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Virtual Rituals: Applying Goffman’s Face-Work to an Analysis of Live Chat Reference Encounters. Marie L. Radford, Lynn Silipigni Connaway, & Jocelyn A. DeAngelis Williams LRS IV London, Ontario, Canada October 10-12, 2007.

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virtual rituals applying goffman s face work to an analysis of live chat reference encounters

Virtual Rituals:Applying Goffman’s Face-Work to an Analysis of Live Chat Reference Encounters

Marie L. Radford,

Lynn Silipigni Connaway, &

Jocelyn A. DeAngelis Williams

LRS IV

London, Ontario, Canada

October 10-12, 2007

slide2
Seeking Synchronicity:Evaluating Virtual Reference Services from User, Non-User, and Librarian Perspectives

$1,103,572 project funded by:

  • Institute of Museum & Library Services (IMLS)
    • $684,996 grant
  • Rutgers, The State University of New Jersey & OCLC, Online Computer Library Center Inc.
    • $405,076 in kind contributions
slide3
Seeking Synchronicity:Evaluating Virtual Reference Services from User, Non-User, and Librarian Perspectives

Project duration: 2 1/2 Years(10/05-3/08)

Four phases:

  • Focus group interviews
  • Analysis of 1,000+ QuestionPoint live chat transcripts
  • 600 online surveys
  • 300 telephone interviews
phase ii transcript analysis
Phase II: Transcript Analysis
  • Random sample
    • 7/04 to 11/06 (18 months)
    • 479,673 QuestionPoint sessions total
    • Avg. 33/mo. = 850 total, 850 examined
  • 746 usable transcripts
    • Excluding system tests & tech problems
face work
Face-Work

“Much of the activity occurring during an encounter can be understood as an effort on everyone’s part to get through the occasion and all the unanticipated and unintentional events that can cast participants in an undesirable light, without disrupting the relationships of the participants”

(Goffman, 1967, p. 41)

face defined
Face Defined
  • Positive social value person claims
  • Self-image in terms of approved social attributes
face work in encounters
Face-Work in Encounters
  • Face is located in flow of events
    • Feelings about face reinforced by encounters
    • If better face is established – feel good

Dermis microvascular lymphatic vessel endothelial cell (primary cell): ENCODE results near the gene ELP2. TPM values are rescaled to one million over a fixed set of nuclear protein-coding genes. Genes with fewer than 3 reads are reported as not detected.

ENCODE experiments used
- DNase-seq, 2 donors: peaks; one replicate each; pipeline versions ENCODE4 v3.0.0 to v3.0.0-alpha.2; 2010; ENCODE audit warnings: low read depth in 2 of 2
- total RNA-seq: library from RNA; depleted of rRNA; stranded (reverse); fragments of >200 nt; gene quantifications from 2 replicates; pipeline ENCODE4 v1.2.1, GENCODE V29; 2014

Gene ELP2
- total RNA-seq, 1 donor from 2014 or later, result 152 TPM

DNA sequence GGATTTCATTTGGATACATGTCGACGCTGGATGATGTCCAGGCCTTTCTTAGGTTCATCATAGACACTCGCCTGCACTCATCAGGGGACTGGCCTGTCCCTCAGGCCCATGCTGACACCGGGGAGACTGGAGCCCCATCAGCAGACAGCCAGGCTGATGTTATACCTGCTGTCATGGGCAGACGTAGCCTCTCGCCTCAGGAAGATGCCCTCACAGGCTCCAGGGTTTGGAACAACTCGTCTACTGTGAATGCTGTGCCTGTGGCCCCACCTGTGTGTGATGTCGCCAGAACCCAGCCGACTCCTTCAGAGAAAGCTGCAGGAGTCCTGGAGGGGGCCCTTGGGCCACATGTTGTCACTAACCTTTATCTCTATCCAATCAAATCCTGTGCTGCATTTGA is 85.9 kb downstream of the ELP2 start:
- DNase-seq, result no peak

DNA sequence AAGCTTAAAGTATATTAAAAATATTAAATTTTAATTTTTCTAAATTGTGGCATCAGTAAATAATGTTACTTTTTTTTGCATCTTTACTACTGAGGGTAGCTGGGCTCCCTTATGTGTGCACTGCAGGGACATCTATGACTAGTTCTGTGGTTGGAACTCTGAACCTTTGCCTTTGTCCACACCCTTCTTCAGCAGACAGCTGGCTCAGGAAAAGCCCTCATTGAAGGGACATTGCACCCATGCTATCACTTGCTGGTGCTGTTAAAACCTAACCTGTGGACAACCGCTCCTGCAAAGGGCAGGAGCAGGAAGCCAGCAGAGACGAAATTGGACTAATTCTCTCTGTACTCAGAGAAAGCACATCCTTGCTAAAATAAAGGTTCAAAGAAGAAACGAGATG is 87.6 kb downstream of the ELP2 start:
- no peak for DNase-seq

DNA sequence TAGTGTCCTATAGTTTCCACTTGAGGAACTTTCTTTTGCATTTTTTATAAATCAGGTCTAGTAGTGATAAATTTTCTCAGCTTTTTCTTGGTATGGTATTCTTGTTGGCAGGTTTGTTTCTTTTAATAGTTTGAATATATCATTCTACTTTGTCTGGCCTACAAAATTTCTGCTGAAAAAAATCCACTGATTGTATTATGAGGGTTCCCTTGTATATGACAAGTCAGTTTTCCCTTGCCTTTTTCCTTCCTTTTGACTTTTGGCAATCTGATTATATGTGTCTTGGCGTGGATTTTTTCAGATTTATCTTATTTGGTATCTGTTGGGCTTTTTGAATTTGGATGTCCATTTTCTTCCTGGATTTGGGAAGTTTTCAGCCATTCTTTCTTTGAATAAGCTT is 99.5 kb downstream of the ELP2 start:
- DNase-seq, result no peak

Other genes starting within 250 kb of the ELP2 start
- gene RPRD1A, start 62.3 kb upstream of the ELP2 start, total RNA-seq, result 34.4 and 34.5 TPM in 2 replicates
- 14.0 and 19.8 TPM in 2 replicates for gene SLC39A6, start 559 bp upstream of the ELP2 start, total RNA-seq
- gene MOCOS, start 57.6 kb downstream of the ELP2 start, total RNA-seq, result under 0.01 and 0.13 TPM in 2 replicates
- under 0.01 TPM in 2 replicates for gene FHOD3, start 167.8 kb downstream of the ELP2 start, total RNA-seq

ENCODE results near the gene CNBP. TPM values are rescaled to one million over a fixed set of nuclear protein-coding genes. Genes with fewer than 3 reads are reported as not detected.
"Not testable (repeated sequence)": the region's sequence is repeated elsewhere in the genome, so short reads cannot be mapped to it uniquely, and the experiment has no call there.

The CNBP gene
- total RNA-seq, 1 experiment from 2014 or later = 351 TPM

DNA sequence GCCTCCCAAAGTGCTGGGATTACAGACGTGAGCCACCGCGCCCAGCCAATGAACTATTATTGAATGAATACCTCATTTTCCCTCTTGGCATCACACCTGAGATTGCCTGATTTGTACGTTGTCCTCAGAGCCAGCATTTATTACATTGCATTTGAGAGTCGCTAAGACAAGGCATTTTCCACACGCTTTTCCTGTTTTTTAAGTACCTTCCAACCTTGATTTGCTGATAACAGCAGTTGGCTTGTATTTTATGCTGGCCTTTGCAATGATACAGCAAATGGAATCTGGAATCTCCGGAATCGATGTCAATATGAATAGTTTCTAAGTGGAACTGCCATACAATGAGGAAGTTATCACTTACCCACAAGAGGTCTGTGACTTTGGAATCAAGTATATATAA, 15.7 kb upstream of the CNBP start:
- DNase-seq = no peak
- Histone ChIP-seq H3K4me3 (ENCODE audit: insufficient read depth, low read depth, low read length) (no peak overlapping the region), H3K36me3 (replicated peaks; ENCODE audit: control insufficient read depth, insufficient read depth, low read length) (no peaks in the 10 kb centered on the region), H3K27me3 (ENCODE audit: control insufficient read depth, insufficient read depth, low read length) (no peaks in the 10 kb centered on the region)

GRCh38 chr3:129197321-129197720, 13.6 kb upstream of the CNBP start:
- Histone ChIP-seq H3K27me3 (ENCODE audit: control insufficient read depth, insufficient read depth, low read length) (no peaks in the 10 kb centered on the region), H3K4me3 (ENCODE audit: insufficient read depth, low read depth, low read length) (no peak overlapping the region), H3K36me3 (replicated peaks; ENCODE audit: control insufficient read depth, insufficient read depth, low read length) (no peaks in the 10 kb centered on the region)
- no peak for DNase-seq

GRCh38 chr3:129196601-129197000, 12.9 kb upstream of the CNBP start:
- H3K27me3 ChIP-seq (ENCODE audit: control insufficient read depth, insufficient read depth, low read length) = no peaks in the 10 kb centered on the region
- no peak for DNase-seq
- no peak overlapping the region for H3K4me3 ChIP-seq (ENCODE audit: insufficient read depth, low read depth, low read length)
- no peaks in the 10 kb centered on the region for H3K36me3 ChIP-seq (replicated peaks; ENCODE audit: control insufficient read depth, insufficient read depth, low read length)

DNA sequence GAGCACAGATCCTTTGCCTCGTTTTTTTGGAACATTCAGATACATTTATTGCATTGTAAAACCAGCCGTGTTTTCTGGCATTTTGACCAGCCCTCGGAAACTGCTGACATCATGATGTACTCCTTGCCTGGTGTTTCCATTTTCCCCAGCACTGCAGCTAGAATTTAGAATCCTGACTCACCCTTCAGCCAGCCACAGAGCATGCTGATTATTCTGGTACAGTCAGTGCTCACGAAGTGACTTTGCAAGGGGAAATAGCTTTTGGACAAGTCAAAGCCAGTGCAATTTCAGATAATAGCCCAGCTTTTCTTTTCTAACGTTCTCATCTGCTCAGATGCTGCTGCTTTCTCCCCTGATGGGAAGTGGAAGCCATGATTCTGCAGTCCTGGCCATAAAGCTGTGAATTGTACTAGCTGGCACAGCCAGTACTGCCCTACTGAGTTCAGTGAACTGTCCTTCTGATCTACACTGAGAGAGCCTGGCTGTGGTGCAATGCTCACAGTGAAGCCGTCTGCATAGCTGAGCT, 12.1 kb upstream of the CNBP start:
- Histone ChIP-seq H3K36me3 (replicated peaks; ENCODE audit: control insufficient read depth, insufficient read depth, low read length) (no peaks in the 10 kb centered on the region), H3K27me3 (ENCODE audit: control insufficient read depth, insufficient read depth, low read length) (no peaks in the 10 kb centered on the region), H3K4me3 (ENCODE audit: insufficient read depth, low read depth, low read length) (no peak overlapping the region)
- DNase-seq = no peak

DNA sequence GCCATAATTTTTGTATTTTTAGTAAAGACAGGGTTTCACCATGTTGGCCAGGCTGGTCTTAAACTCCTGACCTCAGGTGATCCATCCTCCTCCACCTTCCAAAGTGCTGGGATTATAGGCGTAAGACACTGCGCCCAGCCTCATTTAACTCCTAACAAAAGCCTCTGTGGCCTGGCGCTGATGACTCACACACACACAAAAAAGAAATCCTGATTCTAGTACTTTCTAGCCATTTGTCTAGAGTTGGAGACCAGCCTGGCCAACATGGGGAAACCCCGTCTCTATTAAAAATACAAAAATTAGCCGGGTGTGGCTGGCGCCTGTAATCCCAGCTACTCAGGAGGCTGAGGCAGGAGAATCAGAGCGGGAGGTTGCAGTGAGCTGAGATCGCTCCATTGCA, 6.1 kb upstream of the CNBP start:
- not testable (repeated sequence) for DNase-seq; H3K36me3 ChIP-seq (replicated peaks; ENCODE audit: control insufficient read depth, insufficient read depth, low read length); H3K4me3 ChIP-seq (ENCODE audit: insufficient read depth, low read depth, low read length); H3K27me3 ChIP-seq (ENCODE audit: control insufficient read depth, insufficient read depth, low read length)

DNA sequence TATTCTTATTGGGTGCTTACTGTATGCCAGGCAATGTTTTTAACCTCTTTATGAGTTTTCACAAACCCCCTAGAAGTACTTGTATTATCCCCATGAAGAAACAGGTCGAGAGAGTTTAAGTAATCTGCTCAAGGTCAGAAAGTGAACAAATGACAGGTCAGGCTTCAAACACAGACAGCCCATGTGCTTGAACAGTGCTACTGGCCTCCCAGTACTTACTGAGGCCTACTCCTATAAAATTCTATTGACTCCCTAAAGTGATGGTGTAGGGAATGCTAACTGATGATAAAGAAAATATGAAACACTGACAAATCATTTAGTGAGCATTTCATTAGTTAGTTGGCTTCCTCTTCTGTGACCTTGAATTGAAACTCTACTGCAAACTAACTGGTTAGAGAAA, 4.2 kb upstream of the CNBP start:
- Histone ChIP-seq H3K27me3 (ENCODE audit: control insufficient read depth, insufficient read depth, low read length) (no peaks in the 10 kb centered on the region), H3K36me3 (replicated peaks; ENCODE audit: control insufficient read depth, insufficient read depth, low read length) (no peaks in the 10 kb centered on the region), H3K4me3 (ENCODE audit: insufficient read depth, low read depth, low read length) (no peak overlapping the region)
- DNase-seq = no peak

• If expectations not fulfilled – feel bad or hurt
    • Neutral experience – expected, not memorable
kinds of face work
Kinds of Face-Work
  • Rituals– Greetings & Closings
  • Corrective Process – Repair & Apology
  • AvoidanceProcess– Prevent Threats to Face
  • Poise – Control Embarrassment
face work in chat reference
Face-Work in Chat Reference
  • Goffman provides a powerful way to frame analysis of chat encounters.
  • Face & face-work appear in flow of transcript (event).
  • Analysis identifies instances of face-work.
  • Major categories – see handout.
interpersonal communication findings
Interpersonal Communication Findings
  • Relational Facilitators
    • Interpersonal aspects of the chat conversation that have a positive impact on the librarian-client interaction and that enhancecommunication.
  • Relational Barriers
    • Interpersonal aspects of the chat conversation that have a negative impact on the librarian-client interaction and thatimpede communication.
transcript examples
Transcript Examples

Positive Face-Work – Relational Facilitators

“Size of an Atom”

Question Type: Subject Search

Subject Type: Life Sciences; Biology (DDC: 570)

Duration: 39.75 min.

Negative Face-Work – Relational Barriers

“Mesopotamian Government”

Question Type: Subject Search

Subject Type: History of the Ancient World (DDC: 930)

Duration: 27 min.

facilitators differences librarians vs users librarian lower numbers occurrence
Facilitators – DifferencesLibrarians vs. UsersLibrarian Lower Numbers/Occurrence

(n=746 Transcripts)

facilitators differences librarians vs users librarian higher numbers occurrence
Facilitators – DifferencesLibrarians vs. UsersLibrarian Higher Numbers/Occurrence

(n=746 Transcripts)

barriers differences librarians vs users higher numbers average
Barriers – DifferencesLibrarians Vs. UsersHigherNumbers/Average

(n=746 Transcripts)

future directions
Future Directions
  • Continue to collect & analyze data
    • Online surveys
      • 200 Librarian surveys completed
      • 200 Non-user surveys completed
      • 200 User surveys in progress
    • Telephone interviews
      • 100 Librarians completed
      • 100 Users in progress
      • 100 Non-users in progress
end notes
End Notes
  • This is one of the outcomes from the project

Seeking Synchronicity:

Evaluating Virtual Reference Services from User, Non-User, and Librarian Perspectives

  • Funded by IMLS, Rutgers University, & OCLC Online Computer Library Center, Inc.
  • Special thanks to Patrick Confer, Julie Strange, & Janet Torsney.
  • Slides available at project web site:http://www.oclc.org/research/projects/synchronicity/
questions
Questions
  • Marie L. Radford, Ph.D.
    • Email: mradford@scils.rutgers.edu
    • www.scils.rutgers.edu/~mradford
  • Lynn Silipigni Connaway, Ph.D.
    • Email: connawal@oclc.org
    • www.oclc.org/research/staff/connaway.htm
  • Jocelyn A. DeAngelis Williams
    • Email: jocelyn.scils@rutgers.edu